How to make the perfect radio edit
I’ve worked at various radio stations over the years as a presenter and a music coordinator. Based on this experience, I’m going to tell you how you can make the perfect radio edit. I know loads of you guys are going to be writing and releasing singles, and radio play can really maximise your exposure. It has the ability to get your music in front of as many people as possible. So here are 3 easy tips:
Tip no.1 – edit out the swearing
You may have noticed loads of artists (even the squeaky-clean ‘pop’ ones!) have swearing in their songs, but they know if they want any chance of getting it played on the radio, they have edit it out. Swearing may be okay on your album but it’s still not okay on the radio. How you edit out the swear word is up to you, but here are a few examples I have heard. You could reverse the word, replace it with another word that rhymes, or replace the swearing with a sound, a bell or hitting a drum.
As a music coordinator, I receive loads of emails from artists who are sending in their tracks. So you need to make sure it’s as easy as possible for us to spot whether it’s a clean radio edit or not. How you do that? Put it in the file name of the track! Eg. ‘My song (clean)’.
That being said, some songs that haven’t been edited may slip through the net. The result? We get in big trouble and we will never, ever play you again. So, edit out the swearing!
Tip no.2 – consider the length of your track
There is a sweet spot for a radio edit length, and that is around 3 minutes. It fits nicely into an hour and you can fit all the components of a song into it. Now, you might say, “but Georgie, Bohemian Rhapsody was 6 minutes long”. I hear what you’re saying but that is an exception to the rule. You have to earn your stripes to be able to play a song of that length.
Keep it simple, keep it short. If you are going to deviate from the three minutes I’d go under in time as opposed to over. Generally, as presenters, we have to hit the news as close to on-the-hour as possible, so we tend to end up with this awkward amount of time that is hard to fill. If you can make a song that is 2 minutes to 2 minutes 30, then we can just throw it in there. This is so much better for the listener than listening to us waffle to fill the dead air.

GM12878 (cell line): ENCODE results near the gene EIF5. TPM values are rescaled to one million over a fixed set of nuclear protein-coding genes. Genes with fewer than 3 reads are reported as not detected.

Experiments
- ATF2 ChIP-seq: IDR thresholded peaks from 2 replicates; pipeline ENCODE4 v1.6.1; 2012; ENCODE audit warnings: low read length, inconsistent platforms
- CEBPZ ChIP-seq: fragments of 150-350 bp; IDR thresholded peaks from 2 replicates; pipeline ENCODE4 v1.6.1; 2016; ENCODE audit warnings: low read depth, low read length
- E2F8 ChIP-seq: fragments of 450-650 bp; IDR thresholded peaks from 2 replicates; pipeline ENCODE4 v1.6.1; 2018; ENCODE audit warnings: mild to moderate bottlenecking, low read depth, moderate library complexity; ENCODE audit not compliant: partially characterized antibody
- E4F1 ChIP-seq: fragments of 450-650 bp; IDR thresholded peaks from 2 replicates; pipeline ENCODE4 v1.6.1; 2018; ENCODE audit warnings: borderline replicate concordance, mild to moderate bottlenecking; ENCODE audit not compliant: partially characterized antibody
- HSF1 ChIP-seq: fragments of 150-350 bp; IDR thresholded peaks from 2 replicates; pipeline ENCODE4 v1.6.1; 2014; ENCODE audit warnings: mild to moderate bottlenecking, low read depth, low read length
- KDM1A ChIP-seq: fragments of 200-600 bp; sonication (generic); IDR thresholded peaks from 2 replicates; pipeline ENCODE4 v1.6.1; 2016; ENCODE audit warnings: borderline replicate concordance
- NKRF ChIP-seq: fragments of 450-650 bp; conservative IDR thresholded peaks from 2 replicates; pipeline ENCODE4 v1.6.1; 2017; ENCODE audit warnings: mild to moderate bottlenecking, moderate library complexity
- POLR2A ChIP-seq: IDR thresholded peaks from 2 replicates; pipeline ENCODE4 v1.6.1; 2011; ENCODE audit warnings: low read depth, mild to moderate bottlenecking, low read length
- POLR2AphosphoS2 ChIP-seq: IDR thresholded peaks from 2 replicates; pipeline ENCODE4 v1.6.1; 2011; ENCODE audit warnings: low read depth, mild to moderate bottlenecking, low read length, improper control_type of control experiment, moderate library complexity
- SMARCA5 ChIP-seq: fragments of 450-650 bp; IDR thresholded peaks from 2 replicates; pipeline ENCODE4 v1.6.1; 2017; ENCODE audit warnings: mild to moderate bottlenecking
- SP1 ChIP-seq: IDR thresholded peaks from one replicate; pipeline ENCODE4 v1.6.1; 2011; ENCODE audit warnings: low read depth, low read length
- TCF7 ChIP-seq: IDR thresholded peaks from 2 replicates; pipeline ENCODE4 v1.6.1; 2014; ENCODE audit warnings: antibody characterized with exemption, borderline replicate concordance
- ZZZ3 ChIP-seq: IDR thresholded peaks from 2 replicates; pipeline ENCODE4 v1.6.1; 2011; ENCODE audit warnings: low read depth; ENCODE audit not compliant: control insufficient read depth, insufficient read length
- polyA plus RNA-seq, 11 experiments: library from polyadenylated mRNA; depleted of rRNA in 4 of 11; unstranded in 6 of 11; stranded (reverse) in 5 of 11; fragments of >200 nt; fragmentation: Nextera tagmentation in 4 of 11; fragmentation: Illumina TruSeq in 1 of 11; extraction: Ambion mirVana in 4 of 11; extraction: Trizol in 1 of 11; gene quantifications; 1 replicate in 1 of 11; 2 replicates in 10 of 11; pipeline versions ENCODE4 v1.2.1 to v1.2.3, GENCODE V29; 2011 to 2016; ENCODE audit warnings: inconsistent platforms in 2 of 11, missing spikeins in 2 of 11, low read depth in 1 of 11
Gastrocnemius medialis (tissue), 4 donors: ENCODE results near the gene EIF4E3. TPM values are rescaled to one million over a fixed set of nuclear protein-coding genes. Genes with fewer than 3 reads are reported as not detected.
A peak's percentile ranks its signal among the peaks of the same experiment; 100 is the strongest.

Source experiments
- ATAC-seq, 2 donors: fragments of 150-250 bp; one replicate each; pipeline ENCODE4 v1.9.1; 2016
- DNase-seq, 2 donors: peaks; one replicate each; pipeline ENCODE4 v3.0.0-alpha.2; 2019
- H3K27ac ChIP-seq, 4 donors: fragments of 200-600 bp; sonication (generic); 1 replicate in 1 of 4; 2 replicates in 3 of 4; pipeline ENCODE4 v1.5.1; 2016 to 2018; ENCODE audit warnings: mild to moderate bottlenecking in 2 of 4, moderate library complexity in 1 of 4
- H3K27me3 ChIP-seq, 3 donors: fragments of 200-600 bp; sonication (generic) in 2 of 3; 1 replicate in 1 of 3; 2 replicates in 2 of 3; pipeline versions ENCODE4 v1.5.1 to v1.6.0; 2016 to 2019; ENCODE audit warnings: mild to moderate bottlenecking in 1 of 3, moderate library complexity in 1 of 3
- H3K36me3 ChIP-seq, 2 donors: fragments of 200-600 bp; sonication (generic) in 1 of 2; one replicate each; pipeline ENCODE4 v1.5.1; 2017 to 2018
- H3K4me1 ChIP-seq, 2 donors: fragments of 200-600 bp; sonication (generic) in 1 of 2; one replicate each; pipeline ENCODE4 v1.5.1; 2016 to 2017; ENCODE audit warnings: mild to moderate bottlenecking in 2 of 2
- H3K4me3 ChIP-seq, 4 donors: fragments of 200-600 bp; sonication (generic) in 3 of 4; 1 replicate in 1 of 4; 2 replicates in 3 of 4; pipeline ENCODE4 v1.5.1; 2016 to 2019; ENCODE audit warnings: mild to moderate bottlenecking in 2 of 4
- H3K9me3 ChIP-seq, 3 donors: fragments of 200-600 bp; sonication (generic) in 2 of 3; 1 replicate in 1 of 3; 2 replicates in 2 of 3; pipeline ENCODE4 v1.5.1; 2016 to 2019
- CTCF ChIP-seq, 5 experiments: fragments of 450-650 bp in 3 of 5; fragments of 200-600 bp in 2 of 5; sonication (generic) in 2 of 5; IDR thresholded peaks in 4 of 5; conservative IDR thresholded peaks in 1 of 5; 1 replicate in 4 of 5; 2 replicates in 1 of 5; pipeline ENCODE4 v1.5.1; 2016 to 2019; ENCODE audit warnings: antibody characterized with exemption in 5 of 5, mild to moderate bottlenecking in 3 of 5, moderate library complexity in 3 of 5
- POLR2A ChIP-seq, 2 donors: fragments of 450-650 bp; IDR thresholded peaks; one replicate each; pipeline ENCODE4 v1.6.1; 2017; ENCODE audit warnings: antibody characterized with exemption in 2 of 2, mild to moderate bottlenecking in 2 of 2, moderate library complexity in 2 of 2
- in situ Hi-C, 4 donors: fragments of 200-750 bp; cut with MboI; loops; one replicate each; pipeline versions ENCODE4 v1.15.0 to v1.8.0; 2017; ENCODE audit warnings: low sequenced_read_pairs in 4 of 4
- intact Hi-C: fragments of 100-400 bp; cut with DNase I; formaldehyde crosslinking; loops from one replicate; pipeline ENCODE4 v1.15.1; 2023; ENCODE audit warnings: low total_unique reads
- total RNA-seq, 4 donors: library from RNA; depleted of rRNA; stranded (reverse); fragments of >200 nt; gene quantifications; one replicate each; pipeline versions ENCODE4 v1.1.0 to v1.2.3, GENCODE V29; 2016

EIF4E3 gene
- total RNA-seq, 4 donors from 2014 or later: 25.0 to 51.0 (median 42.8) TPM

Tip no.3 – the importance of the intro
You may have heard people say you have to get straight into the vocals, but as a presenter sometimes I like a little intro that I can talk over. Make it maybe 5 to 10 seconds, something which gives me time before the song starts to say a bit about you, when the song was released or where you’re gigging. Please though, don’t make the intro 30 seconds long!
There is another part to this. Every week, pluggers come in to play their latest tracks by their clients to you as a music coordinator. They have a 10 minute appointment and want to play 5 or more songs. Do the maths – they cannot play every song all of the way through. They can really only play a little snippet of it. So the sooner you get into the song, into the vocals and display the tone of who you are, the better.
Maybe in the future, you will be working with a plugger, or perhaps, you already are. If you don’t know what a plugger does, they quite simply promote your music for you and get you played on the radio.
A little secret
I’ll let you in on a little secret, I was plugger myself for a year in London. I had regular appointments with BBC Radio 1, Radio 2, 6 music, Radio X to name a few. To let you in on the process… I’d go in for my appointment with someone from their music team and sit down with my physical CDs (which were 1 track promo CDs for each artist or band I plugged). I handed the CDs over, they put it in their CD player, and we would sit in silence until they’d heard enough (which sometimes wasn’t long at all!). After the track was over, they would say “hmm, okay” and then you would be on to the next one.
You can imagine me sitting in this meeting with the head of music for national radio stations, with the job of selling your music in a matter of seconds. How I do that? Well, it’s actually your job to do it. You must show everything you’re about in that time, and really get yourself across. This means I come away happy and will want to work with you again, and the head of music remembers you.
An extra bit
Those are my three easy tips. To add to these, there is an extra little bit from me and that is please make my life easy. Label your track, send us nice artwork, have a good story about where you started, who you have supported, and what gigs you have lined up.
You have to remember that when you send your songs in, there are a million other things going on. I’ve got to talk about certain things on air, I have to remember certain questions in an interview, add new tracks to the playlist, give a listener’s, sister’s, ex partner’s dog a shout out – you catch my drift. If you can send me a simple email with a link to your music (don’t tell me where to find it on Spotify or Soundcloud) it will make my life easier and it will pay off for you.
I look forward to hearing you on the radio!
Thanks for reading. If you’re interested in learning more and are serious about progressing in your career as a musician please join us at WaterBear HQ for an Open Day or order a prospectus.